Posted May 7, 2002

COURAGEOUS CAT:
VICIOUS KITTEN'S COL LISION
FIGHTS THE
WAR AGAINST THE JIVE

By THE BARMAN

Back in the mid-90s, when we were temporarily ensconsed in Canberra (a place dubbed "Suicide City" by Rose Tattoo - 'cos it's one of Australia's bleakest places), one of the fave things was to get back to Sydney for live shows and music retail therapy. One of the things that kept us alive through those years was "Vicious Kitten", a cooler than cool and free 'zine that trawled through everything that was Real Rock Action and beyond. The authors peddling unpopular stuff like the Stooges, the NY Dolls, the Tatts, Birdman, the Hitmen and - most defintely - Johnny Thunders, were Denis and Col Gray, brothers from - irony of irony - Canberra.

The years moved on and "Cat Scratch Fever" transmogrified to online form before becoming exctinct. The indomitable Grays, however, had other things in mind and Vicious Kitten records were born. Singles by Sydney garage fuzz fiends like Sheek the Shayk sats in racks with the likes of Frenchman Freddie Lynxx and NY glam punker Kevin K, to be followed by online retail sales and a handful of cool CD albums. On the rosdter were Nikki Sudden, Kevin K, Rick Blaze and the Ballbusters, but top of the heap for mine was 2001's "Rock 'n' Roll War" a sampler of worldwide guitar damage featuring the likes of Pete Wells, the Botswanas, the Waldos, Deniz Tek and Kevin K.

Brother Deniz has moved on to married life in Japan. Brother Col (aka Col Lision) has largely turned his back on Canberra but remains wedded to The Rock and a burning desire to bring his style of Thunders-inspired tuneage to the wider world. We asked Col to pull up a stoll and give us the rundown on what makes him do it and what's on his label's newest release, "Rock 'n' Roll War Part 2".


Q Thanks for joining us at the Bar, Col. What are you drinking?

Hey Craig. I’ll have a schooner of New thanks, and some change for the jukebox…

Q The Vicious Kitten label is an outgrowth of the Vicious Kitten zine. How did the zine start and what prompted the move into label ownership?

I guess I’d always been a fan of underground rock n roll, and had a pretty good rock n roll education whilst growing up in Sydney. I’d always had drive and energy and belief in underground rock n roll and believed that bands in this field needed a greater voice. My brother and I were doing some stuff with the Candy Harlots in the late 80’s and then my brother started working with Girl Monstar from Melbourne in ’91 or 92. We kind of put our heads together and with the assistance of an unsung Canterbury rock dog known as the Duke Of Earl, the zine was born. (early 95).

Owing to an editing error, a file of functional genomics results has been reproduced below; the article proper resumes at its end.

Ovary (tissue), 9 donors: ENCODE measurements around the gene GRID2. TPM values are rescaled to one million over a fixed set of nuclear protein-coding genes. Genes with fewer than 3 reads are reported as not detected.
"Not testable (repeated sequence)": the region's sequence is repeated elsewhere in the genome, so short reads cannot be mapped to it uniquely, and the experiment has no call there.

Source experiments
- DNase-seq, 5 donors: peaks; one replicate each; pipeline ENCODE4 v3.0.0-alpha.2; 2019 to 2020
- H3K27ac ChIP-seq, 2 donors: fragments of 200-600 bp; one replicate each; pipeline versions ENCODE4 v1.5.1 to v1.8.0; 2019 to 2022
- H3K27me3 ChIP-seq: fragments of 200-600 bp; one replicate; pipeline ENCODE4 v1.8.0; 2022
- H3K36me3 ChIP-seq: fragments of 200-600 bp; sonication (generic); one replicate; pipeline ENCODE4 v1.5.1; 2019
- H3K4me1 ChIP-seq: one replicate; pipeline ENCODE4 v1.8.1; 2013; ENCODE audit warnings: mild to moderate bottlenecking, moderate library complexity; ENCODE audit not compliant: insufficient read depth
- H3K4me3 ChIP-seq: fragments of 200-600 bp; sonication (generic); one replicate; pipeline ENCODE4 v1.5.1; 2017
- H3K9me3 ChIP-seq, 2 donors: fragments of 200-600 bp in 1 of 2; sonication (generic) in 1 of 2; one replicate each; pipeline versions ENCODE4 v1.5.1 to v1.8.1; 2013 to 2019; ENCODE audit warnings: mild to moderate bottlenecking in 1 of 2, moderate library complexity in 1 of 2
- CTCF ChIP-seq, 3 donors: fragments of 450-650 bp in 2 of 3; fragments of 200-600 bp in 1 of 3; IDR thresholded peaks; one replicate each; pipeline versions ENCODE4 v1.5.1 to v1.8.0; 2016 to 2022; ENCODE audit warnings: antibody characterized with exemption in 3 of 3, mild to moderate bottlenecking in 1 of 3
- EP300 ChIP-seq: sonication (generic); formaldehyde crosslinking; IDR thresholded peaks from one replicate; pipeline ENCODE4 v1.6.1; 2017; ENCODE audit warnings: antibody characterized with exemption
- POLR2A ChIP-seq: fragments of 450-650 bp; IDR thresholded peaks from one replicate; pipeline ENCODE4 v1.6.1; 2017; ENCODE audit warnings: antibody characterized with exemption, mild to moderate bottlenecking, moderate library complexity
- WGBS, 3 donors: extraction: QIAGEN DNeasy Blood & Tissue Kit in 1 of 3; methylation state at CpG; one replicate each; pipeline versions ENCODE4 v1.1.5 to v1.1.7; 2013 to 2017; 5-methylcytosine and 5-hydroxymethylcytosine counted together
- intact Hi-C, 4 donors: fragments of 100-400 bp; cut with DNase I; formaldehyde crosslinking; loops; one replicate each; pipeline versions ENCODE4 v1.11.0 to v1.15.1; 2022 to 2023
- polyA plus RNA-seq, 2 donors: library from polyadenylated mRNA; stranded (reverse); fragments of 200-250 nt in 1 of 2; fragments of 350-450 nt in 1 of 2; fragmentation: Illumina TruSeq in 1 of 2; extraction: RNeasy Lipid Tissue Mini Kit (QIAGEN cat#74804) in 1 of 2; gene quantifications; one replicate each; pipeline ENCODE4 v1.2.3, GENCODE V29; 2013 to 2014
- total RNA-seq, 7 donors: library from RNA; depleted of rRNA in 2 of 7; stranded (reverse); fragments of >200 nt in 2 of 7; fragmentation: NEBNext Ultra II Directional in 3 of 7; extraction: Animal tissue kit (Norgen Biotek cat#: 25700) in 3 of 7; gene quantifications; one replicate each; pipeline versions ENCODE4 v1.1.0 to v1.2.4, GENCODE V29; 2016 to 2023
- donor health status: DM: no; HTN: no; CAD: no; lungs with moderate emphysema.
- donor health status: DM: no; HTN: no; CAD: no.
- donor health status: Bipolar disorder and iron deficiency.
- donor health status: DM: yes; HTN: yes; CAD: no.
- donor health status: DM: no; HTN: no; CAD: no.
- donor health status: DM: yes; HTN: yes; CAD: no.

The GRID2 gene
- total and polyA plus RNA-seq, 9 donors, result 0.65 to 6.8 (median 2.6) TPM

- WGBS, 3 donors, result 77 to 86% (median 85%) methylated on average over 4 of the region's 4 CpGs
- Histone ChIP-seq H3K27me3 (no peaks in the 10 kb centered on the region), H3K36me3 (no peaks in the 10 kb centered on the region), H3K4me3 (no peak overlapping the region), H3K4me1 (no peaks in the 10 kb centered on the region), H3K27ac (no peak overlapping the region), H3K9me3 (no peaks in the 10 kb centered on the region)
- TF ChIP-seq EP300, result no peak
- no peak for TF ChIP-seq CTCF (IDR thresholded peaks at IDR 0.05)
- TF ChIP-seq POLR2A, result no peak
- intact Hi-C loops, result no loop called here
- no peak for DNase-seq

I think I was down on all the grunge and post grunge excess, and figured that we’d put out a straight down the line zine that focused on guitar based rock n roll – with a nod to the past as well. We always did the zine for free and self distributed it to every capital city and larger country centres in Australia. It served it’s purpose. It hipped a lot of people to my doctrine of rock n roll and educated them in the belief that there is a musical world that exists beyond Triple J. Yet after three years it self-combusted. Zines are a thankless and tireless task at the end of the day, and it went as far as it could.

What Vicious Kitten zine did though was garner a good name worldwide which enabled me to capitalise on that and start the label. My brother jumped ship at this time, so the label has always been run by me. The labels intention was and always will be, to promote the best rock n roll to a larger audience.

Q How long did the zine last? Would you crank it up again?

The zine lasted from 95 and the final issue was December ’98. Though it did continue up until December 2000 in a reincarnated format known as "Cat Scratch Fever". (all the zines are available for free at Vicous Kitten's site). I always enjoy writing and wouldn’t mind writing a regular column for the right zine or something in the future, but at present the focus in on the label and trying to sell as much product as possible.